Despite 5 errata documents over 6 printings of the Core Rulebook, it remains horribly error-filled and excludes numerous rules that still get debated to this day. Remember the Acrobatics thread that hit ~1k posts in 24 hours? Not part of the current Core errata - that's a FAQ because the last printing of the CRB was in 2013. There are still debates about rules for positive and negative energy because they're not defined. Burrow is not defined. These are basic mechanics that inform later books and we don't have any official rules on them after 7 years.
So yes, by all means, if the printed rules are broken, fix them. Just fix the ones that are ACTUALLY broken.
Snipped out the parts where I generally agree or only have quibbles to focus on the point that I disagree about.
I'm of the opinion that Big 6 negatively impacts build diversity. Items in slots should be build-enabling, not mandatory. If you're ok with a brief video game comparison, Path of Exile is a great example of build-enabling items. You get items like Sunblast in the belt slot that dramatically change an entire mechanic - normally traps have to be stepped on to trigger, but now they also trigger when their duration expires - and it allows for a new playstyle. You could have a standard stat belt in that slot, or you could rebalance those elsewhere.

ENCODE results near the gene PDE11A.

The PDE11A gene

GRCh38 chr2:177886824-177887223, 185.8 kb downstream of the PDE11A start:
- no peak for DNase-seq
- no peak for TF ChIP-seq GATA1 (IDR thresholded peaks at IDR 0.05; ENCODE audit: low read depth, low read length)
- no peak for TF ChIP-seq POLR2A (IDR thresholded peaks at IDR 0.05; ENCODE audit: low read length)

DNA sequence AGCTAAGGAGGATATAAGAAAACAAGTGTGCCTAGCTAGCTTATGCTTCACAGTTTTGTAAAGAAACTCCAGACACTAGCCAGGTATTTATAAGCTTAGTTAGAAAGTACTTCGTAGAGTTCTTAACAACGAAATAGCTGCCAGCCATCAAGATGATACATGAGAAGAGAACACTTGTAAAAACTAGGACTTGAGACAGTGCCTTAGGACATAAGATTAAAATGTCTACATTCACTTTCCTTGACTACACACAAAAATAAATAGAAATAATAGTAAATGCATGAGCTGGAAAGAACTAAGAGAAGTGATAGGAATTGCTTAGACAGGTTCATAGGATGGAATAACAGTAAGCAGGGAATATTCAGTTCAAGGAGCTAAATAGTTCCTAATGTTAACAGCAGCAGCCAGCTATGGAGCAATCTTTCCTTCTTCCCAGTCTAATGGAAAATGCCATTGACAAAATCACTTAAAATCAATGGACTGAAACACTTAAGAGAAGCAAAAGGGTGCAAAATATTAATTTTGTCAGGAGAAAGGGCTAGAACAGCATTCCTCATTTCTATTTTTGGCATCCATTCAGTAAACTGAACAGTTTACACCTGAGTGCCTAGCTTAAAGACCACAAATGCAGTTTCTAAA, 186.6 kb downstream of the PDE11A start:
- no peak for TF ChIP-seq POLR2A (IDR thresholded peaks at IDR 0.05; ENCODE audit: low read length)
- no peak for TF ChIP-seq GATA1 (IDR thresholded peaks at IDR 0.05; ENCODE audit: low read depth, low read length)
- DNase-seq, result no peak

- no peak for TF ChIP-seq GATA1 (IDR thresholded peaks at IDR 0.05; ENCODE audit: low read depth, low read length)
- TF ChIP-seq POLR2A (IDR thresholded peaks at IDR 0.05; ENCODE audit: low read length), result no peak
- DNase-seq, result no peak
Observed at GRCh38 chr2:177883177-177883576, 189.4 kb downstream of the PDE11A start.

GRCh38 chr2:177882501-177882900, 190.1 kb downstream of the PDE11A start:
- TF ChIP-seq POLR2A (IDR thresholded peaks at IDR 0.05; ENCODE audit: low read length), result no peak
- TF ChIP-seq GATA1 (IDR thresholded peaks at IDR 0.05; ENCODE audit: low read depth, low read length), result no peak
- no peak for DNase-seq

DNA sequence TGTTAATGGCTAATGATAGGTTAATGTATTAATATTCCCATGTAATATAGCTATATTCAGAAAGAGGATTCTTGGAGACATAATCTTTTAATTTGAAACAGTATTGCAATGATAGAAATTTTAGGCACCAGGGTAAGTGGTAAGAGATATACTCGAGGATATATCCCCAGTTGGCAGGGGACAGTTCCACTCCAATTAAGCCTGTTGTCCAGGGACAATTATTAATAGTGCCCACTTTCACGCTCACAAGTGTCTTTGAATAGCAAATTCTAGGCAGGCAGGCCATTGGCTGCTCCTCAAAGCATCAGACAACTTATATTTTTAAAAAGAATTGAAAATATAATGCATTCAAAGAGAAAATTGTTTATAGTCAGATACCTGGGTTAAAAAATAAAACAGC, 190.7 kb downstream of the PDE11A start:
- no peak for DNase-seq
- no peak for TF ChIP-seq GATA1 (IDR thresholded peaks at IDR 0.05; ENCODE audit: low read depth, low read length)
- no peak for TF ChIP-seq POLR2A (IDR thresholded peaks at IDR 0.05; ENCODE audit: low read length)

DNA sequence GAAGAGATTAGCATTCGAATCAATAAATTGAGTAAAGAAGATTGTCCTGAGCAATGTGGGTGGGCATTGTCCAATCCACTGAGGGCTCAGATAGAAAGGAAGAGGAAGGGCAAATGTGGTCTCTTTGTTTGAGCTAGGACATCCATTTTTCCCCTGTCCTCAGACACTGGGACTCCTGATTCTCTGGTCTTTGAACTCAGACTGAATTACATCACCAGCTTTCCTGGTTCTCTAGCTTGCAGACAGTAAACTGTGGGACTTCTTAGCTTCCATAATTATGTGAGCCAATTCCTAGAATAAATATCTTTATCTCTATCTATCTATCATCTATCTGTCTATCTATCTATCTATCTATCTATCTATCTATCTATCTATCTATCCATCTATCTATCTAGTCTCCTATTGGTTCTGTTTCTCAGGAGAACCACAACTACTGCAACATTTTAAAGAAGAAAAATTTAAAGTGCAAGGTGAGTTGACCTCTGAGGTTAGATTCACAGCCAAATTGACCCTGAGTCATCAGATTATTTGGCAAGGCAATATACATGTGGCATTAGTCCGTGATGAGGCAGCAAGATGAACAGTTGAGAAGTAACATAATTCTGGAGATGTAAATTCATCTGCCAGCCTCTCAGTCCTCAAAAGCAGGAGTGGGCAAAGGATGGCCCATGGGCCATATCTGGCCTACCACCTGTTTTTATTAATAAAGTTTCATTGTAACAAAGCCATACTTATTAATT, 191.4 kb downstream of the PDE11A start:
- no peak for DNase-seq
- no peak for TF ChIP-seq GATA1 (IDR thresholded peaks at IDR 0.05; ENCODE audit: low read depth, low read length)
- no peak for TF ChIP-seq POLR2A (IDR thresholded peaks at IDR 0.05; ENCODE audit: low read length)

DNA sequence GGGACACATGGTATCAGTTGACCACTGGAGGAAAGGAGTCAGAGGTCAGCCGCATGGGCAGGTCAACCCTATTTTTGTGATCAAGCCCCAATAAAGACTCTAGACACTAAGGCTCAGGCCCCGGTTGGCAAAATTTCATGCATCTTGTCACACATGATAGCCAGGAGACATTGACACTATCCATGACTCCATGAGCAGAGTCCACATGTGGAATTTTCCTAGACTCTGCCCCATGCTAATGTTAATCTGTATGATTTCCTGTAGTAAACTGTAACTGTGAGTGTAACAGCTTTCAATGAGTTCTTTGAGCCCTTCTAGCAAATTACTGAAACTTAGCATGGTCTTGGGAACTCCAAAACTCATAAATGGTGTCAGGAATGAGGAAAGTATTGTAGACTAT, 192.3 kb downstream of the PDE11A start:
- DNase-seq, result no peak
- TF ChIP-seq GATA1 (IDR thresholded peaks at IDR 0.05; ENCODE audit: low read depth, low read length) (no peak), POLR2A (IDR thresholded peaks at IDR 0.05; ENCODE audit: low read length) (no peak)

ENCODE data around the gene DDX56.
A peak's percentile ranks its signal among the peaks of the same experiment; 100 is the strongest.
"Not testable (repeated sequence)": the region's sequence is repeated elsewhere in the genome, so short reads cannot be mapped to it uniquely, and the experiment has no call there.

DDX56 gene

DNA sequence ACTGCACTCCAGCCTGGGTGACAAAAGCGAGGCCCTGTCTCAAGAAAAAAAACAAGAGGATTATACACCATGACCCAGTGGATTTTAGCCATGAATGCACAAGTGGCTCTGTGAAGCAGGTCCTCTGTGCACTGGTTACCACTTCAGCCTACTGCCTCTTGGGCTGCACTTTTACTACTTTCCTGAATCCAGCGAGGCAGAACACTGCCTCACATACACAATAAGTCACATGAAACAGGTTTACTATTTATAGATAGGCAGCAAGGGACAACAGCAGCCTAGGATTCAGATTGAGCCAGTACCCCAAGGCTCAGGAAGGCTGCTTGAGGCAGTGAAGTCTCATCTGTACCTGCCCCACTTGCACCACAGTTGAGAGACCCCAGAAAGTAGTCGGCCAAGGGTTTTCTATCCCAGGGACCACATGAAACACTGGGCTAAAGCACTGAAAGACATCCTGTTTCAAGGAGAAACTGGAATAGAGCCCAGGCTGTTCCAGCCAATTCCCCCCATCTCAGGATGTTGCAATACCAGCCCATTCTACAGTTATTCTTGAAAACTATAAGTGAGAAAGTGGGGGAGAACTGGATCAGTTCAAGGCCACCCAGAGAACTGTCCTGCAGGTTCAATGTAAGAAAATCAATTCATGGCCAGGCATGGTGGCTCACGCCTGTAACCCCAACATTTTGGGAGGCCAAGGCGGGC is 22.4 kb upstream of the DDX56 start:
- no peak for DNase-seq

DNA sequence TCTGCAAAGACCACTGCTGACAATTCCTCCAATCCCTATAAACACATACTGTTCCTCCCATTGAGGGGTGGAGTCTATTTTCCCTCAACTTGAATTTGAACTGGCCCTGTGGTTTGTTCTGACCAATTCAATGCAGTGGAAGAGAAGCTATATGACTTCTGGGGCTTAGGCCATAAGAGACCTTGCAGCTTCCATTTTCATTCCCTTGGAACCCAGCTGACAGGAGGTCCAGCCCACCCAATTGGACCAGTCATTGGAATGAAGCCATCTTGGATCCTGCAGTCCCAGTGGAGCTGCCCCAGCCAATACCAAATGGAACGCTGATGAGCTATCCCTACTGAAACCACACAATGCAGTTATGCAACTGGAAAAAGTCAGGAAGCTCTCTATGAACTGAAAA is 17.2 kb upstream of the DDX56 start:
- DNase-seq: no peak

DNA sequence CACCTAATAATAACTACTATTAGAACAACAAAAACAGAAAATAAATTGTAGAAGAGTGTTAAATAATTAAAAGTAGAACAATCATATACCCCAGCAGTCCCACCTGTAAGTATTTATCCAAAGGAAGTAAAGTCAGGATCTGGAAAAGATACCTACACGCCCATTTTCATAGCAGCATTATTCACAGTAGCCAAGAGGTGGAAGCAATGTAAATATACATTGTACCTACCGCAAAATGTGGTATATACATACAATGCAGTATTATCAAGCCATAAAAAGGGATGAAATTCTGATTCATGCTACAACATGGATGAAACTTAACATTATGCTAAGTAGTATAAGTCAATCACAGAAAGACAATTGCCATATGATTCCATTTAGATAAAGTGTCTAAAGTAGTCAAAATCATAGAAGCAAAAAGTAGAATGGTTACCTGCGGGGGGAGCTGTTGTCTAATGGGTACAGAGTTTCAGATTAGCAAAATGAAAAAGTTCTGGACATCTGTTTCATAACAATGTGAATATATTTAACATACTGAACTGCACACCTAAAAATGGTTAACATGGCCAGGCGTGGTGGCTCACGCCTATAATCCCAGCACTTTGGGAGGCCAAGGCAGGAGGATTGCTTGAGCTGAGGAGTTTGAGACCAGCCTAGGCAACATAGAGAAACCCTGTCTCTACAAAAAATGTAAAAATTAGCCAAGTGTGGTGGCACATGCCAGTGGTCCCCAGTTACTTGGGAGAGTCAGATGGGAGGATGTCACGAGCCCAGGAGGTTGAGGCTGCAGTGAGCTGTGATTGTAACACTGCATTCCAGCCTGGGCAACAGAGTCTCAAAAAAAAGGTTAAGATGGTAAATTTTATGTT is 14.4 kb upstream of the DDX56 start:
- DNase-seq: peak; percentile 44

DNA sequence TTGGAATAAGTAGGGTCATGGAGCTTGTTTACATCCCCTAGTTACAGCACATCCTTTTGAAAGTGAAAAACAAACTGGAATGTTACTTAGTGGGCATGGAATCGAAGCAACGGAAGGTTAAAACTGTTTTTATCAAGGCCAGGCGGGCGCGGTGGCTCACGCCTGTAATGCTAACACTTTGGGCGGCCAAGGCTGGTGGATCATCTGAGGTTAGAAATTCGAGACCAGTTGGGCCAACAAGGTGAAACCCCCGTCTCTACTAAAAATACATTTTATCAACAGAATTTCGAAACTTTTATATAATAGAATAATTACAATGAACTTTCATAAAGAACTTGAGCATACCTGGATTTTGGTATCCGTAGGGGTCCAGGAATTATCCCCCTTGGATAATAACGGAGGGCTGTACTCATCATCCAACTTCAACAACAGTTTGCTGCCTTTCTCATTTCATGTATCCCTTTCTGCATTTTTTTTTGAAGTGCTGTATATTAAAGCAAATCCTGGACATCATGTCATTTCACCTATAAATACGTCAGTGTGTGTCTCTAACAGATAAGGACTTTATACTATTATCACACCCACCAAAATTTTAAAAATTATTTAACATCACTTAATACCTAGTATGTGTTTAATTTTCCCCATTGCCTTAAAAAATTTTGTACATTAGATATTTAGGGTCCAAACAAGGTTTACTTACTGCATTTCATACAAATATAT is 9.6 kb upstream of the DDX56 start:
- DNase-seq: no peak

Pathfinder has lots of interesting belts that could be build enabling if the slot wasn't taken up by something mandatory for pretty much everyone. Sometimes you see those items taken, such as the Blinkback Belt, but the character has to bend over backwards to make that function. If a character has to choose between doing something thematic + interesting and doing something thematic + effective, I think there's a design issue. I would expect a character that is designed as a thrower to be pretty good at that job if built competently. The design of the game, however, makes the stat belt a necessity. The closest they've come to build-enabling AND good in that slot is the Belt of Mighty Hurling, which is priced out for a significant portion of a character's career.
As Jiggy has posted in the past, gold in Pathfinder is just an alternate experience track. The game explains the bonuses from that as powerful magic items, but you can refluff that just as easily and remove some of the weirdness associated with Ye Olde Magic Mart. Unchained did a lot of work on that front with Automatic Bonus Progression and I'd love to see that sort of change integrated into Core. That would take a lot of work, but that's part of why I think it's imperative that Paizo move in the direction of a new edition instead of continuing hardcover releases in the current one.
I happen to think the FAQ/errata system is very good for the health of the game. I love the fact that Paizo addresses overpowered items. Do I think some of the nerfs went overboard? Yes. But I'd rather have heavy-handed adjustments than no adjustments at all.